This last week I’ve been in Atlanta at the annual conference for the Society of Biblical Literature. And since Australia has some of the best coffee on the planet (for example, just 50 metres from my office is my ‘coffice’—Handcraft Specialty Coffees), it’s always hard going to America, where they don’t seem to have discovered coffee yet. It’s like most people in America are caught in a kind of Matrix, and very few people know that it’s all an illusion.
And so I had a #weekwithoutcoffee.
For some perverse reason, this provoked people around the world into a #warongeorge (I’m blaming Sam Freney). Suddenly, my Facebook timeline was flooded with pictures of beautiful, lovely, delicate, smooth coffees (real coffees!), while I battled through with Christmas-laced Starbucks.
I’m now back home in Sydney, and the ordeal has come to an end.
Now of course it was all in good fun, and I must say that I had plenty of laughs. And so, it seems, did many others.
So here’s the situation: I was away from my home and family, suffering without coffee, and forced to have something when I really would have preferred something else that I really liked. And I did it because I was seeking to engage further in biblical studies.
In the scheme of things, though, my suffering over the last week was meagre when you compare it to:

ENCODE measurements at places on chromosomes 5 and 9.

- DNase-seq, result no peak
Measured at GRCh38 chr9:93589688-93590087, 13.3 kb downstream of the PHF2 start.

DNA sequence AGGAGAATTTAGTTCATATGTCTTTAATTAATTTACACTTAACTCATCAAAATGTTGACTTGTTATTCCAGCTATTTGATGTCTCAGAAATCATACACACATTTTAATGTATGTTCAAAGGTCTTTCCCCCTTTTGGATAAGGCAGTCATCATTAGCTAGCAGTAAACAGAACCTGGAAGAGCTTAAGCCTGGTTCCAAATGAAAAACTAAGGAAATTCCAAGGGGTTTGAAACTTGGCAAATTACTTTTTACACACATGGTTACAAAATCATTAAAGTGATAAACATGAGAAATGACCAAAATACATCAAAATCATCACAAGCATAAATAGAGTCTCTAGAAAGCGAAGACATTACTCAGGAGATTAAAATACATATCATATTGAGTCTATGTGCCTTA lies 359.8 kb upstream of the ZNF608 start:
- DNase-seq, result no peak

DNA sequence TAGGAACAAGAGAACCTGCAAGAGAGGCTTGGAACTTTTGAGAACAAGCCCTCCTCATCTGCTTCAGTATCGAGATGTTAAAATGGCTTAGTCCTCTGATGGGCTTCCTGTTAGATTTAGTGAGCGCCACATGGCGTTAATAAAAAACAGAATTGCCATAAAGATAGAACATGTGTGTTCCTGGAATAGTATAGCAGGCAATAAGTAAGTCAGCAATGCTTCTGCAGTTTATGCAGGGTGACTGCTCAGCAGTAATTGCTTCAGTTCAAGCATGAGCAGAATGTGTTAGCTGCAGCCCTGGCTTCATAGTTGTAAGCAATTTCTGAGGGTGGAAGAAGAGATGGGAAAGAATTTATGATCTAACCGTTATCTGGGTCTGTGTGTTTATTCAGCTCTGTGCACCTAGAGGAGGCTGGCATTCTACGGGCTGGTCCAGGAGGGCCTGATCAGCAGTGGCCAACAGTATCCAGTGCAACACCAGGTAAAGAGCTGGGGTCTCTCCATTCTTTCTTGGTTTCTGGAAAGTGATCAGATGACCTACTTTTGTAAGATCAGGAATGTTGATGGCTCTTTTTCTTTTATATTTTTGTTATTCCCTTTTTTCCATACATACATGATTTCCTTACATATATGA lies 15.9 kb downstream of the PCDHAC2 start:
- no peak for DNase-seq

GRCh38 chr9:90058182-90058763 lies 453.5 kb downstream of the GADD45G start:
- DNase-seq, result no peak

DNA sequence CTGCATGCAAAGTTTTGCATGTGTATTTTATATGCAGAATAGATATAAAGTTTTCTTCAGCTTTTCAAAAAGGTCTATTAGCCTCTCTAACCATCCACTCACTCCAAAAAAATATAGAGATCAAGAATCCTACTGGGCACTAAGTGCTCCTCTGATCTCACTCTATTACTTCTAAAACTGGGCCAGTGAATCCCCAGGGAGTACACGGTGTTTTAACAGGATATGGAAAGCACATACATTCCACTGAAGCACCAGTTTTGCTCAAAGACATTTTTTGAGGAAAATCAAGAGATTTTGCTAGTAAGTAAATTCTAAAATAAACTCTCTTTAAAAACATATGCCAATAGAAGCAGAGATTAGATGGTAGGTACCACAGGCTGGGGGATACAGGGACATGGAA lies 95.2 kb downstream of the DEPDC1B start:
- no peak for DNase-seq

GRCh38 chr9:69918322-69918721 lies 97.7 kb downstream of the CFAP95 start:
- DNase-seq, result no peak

- Syrians and Iraqis who are being forced to flee their homes in fear of their lives, often being separated from loved ones, or having them violently torn from their embrace, and with little hope of ever returning home;
- people who suffer from Prader Willi Syndrome (PWS) who, despite being able to eat and drink certain things, are neurologically unable to feel ‘full’, and instead feel constant hunger, meaning they would desperately love to eat or drink what they really crave (some of my best friends have children with PWS);
- students who, for financial reasons, have to leave family behind while they go to another city or country in order to further their studies in Bible and theology, before eventually returning home to make a difference to their communities (many of the students I have the privilege of teaching at George Whitefield College in Cape Town are in this very situation).
So here’s the deal:
If you either participated or enjoyed (!) the #weekwithoutcoffee and the #warongeorge, I would dearly love you to support one of the following causes by making a donation:
- The Archbishop’s Syrian Refugee Appeal (Anglicare)
- The Prader Willi Syndrome Association of NSW
- George Whitefield College in Cape Town, South Africa*
You can pick one of the three, or all of the three. The amount you donate is totally up to you. You might, for example, like to donate a week’s worth of your coffee budget (or more!). But any amount would be fantastic.
Then, if you do support one of these causes (or even if you don’t, actually), I want you to post a picture of a cup of coffee on Facebook or Twitter with the hashtag #makethecoffeecount and a link to this webpage (wp.me/p13v4V-m4), so that others can participate too. It would be great to drum up some good support for these causes.
So please join me and let’s make my #weekwithoutcoffee and the #warongeorge actually count for something.
* Donation is made in South African Rand (ZAR).
AUD $1 = approx. ZAR 10.
US $1 = approx. ZAR 14